Morehouse has had challenges around LGBT issues, most notably the 2002 attack of a 19-year-old student accused of beating a fellow student with a baseball bat who he mistakenly thought was making a sexual advance.

    Gregory Love's skull was fractured in the beating. Aaron Price was found guilty of assault and initially sentenced to 10 years in prison.

    The incident was widely seen as reflective of a larger and pervasive attitude toward the LGBT community among African Americans.

    Thomas acknowledged that historically black colleges and universities — mainly established after the Civil War with the help of religious institutions like the Baptist and Methodist churches — face added challenges in addressing issues of gender and sexuality because of opposition in black churches.

    "I can't speak for all HBCUs, but we know in the black church there has largely been silence on this issue," Thomas said. "I can imagine there may be people who would say, 'Why would you even raise this?' I say to those people we live in an era now where silence on these issues is actually not helpful. For us, as a school for men, it's important for us to set clear expectations about what that means. That's what we're trying to do with this policy."

    In 2009, the college updated its dress code, in part to address a handful of students who were wearing women's clothing on campus. The following year, Morehouse held its first Gay Pride. Morehouse offered its first LGBT course in 2013 and has a scholars program named for civil and gay rights icon Bayard Rustin.

    Spelman College, an all-woman HBCU next door to Morehouse, adopted a transgender policy in 2017, and the first transgender woman graduated in 2018.

    Other HBCUs with transgender policies include Tuskegee University, Howard University, Florida A&M University, Southern University in Louisiana, North Carolina Central University and Morgan State University in Maryland.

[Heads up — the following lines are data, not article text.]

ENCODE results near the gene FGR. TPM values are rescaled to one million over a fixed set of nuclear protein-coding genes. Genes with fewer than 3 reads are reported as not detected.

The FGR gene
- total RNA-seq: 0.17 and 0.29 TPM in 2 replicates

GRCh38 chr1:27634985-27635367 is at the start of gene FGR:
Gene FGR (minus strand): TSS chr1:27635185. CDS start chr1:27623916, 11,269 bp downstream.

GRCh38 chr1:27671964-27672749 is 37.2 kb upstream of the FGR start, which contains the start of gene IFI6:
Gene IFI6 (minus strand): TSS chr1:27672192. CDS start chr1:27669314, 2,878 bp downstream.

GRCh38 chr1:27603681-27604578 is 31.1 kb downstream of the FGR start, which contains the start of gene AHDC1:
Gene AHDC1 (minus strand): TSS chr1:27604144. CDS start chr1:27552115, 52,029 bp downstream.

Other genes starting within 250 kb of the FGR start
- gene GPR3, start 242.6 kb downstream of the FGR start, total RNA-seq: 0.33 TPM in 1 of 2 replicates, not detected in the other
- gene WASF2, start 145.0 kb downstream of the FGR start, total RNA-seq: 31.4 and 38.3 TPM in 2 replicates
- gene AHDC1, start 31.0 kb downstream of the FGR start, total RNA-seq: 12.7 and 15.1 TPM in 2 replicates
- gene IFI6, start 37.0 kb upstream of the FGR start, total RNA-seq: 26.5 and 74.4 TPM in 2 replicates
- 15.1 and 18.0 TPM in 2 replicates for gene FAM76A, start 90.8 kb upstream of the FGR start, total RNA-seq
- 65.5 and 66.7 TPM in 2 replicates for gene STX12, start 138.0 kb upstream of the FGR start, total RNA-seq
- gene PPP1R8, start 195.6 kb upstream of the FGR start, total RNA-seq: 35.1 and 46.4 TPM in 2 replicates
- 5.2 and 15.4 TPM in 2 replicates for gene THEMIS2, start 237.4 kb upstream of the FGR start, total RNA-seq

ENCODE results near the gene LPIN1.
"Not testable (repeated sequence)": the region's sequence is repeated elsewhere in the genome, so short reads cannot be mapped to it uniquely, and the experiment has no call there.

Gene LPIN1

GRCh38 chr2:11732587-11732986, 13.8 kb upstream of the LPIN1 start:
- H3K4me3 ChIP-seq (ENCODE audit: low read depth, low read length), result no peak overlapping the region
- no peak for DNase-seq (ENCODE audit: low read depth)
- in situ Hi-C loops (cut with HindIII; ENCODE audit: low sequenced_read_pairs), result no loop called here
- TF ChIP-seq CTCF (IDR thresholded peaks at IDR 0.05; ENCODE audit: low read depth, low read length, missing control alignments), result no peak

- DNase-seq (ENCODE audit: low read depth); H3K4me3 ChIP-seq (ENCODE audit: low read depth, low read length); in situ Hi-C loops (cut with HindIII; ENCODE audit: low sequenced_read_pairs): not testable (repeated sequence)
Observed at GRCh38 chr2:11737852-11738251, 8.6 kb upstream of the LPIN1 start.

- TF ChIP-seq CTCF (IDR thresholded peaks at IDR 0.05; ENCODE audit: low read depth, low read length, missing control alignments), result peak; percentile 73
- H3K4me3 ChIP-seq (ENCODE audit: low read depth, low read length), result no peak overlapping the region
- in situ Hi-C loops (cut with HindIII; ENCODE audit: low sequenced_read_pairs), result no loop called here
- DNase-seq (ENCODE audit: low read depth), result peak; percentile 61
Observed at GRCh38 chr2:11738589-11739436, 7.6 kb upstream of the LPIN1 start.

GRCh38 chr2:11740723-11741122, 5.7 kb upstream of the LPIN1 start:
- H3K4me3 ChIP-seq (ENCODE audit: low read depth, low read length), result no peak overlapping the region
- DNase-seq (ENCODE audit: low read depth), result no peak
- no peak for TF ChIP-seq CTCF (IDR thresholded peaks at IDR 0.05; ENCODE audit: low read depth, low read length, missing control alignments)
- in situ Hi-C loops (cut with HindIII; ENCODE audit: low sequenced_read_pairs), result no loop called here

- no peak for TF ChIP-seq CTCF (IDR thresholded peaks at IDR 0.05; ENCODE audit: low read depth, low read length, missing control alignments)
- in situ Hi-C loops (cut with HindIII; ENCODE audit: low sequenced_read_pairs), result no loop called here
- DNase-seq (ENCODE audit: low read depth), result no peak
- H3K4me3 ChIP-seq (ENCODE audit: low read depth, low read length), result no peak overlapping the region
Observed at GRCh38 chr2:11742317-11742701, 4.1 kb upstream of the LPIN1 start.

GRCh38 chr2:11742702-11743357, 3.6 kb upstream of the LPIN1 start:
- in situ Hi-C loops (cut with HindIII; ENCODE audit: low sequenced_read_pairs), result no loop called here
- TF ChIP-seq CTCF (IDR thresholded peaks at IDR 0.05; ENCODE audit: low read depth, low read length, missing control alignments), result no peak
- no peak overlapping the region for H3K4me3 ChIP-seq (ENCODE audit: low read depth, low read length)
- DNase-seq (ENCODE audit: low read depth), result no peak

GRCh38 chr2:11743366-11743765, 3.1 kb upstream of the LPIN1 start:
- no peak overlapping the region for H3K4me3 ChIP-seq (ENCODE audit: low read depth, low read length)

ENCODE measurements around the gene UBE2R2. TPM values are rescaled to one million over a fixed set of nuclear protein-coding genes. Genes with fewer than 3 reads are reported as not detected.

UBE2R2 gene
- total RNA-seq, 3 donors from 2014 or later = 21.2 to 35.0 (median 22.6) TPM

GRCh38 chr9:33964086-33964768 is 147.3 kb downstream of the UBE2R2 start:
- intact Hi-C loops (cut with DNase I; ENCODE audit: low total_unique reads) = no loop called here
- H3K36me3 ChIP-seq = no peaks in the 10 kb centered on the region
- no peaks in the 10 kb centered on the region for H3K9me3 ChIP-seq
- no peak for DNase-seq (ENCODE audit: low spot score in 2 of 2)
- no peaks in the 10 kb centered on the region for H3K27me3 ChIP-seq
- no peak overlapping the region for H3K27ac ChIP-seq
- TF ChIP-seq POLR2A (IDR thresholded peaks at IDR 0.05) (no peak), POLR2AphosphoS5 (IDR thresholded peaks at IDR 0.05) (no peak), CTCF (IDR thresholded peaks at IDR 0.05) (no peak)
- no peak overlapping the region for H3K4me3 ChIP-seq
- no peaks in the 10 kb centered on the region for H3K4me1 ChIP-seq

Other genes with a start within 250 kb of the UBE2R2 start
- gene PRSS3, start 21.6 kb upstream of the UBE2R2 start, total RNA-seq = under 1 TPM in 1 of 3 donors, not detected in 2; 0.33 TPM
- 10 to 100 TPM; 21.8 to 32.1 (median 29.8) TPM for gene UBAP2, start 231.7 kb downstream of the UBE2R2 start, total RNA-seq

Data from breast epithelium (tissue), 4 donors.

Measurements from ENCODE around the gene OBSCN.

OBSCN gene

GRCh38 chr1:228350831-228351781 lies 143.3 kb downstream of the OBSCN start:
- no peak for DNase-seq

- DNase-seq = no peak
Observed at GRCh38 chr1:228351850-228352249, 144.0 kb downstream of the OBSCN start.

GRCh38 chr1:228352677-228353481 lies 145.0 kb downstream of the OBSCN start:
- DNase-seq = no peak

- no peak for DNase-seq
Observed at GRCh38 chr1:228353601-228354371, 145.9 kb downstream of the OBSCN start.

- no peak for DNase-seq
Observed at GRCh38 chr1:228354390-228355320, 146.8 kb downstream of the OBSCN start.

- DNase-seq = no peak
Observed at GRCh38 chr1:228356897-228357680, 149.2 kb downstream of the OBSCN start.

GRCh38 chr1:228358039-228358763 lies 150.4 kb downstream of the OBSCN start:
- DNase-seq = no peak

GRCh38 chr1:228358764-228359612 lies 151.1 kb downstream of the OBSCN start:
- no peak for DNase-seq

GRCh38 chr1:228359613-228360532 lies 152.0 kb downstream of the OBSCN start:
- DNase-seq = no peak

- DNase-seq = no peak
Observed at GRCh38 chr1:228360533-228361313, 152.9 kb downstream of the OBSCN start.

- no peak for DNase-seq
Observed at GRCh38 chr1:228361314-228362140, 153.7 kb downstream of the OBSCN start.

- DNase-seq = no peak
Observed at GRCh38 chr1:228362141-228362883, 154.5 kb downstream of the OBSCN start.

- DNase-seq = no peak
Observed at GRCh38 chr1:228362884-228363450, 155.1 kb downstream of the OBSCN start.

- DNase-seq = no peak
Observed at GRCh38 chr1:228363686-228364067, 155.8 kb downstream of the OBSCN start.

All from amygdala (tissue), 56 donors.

Titi Naomi Tukes — a 2017 graduate of Morehouse who enrolled as a cisgender man in 2013 but now identifies as transgender nonbinary and uses the pronouns they/them/their — said they disapproved of the policy, which they learned about in an alumni email on Saturday. Tukes said the policy is hostile and exclusionary toward transgender women and nonbinary students, and could put transitioning students in an unsafe environment if they have to leave the college.

    Titi Naomi Tukes — a 2017 graduate of Morehouse who enrolled as a cisgender man in 2013 but now identifies as transgender nonbinary and uses the pronouns they/them/their — said they disapproved of the policy, which they learned about in an alumni email on Saturday. Tukes said the policy is hostile and exclusionary toward transgender women and nonbinary students, and could put transitioning students in an unsafe environment if they have to leave the college.

    "You can't control how someone feels in their body," said Tukes, now a management consultant working in New York who added they are willing to offer input on how the policy is implemented. "The college fails at addressing and understanding the gender journey that one undergoes during their college experience, spiritually, emotionally, physically and psychologically."